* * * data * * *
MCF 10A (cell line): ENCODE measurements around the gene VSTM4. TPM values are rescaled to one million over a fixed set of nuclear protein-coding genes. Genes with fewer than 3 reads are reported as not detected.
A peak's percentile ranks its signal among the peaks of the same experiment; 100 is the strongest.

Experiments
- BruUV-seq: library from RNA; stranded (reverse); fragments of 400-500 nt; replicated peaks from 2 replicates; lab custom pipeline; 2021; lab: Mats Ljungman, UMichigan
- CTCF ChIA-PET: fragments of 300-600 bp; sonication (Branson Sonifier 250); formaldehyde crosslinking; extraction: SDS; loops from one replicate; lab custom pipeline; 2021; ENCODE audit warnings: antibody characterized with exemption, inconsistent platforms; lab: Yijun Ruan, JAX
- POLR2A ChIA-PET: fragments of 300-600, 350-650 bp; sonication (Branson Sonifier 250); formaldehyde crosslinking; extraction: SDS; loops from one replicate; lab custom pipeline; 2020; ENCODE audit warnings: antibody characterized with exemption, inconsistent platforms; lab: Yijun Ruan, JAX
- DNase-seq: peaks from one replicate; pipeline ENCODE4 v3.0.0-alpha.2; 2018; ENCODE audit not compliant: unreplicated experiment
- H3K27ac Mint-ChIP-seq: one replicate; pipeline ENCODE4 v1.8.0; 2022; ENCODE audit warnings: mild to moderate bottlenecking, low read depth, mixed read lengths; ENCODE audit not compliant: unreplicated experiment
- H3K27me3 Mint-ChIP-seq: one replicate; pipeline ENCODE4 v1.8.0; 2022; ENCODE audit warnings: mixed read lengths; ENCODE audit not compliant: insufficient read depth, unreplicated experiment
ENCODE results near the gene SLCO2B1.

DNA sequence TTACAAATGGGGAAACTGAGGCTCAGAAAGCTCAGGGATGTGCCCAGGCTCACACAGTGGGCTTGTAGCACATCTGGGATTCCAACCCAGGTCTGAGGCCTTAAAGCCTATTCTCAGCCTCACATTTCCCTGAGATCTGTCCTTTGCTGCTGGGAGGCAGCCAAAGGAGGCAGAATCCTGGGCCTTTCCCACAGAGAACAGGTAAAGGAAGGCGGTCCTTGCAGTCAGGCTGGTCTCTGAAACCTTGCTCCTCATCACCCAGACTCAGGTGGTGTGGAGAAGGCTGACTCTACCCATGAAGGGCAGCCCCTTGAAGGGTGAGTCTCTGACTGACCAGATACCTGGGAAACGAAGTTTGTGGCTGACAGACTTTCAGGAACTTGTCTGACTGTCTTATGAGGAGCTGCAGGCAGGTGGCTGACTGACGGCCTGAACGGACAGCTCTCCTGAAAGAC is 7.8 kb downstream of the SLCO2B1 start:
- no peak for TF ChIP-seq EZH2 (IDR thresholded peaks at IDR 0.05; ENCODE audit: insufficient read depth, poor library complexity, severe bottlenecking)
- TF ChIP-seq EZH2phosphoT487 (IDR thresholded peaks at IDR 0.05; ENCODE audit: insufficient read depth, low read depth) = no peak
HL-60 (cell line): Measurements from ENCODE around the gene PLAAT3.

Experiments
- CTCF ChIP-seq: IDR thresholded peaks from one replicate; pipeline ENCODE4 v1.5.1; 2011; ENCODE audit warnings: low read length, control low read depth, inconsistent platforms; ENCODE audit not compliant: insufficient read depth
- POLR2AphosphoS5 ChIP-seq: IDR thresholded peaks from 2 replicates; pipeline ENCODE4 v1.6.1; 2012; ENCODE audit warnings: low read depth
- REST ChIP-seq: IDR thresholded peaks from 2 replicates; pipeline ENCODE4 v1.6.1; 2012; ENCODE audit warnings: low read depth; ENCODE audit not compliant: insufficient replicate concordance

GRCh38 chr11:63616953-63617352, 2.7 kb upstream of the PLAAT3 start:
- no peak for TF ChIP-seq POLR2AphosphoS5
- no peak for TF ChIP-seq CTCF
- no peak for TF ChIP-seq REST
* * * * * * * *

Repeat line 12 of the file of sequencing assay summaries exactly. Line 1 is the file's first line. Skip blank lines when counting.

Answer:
- no peak for TF ChIP-seq EZH2 (IDR thresholded peaks at IDR 0.05; ENCODE audit: insufficient read depth, poor library complexity, severe bottlenecking)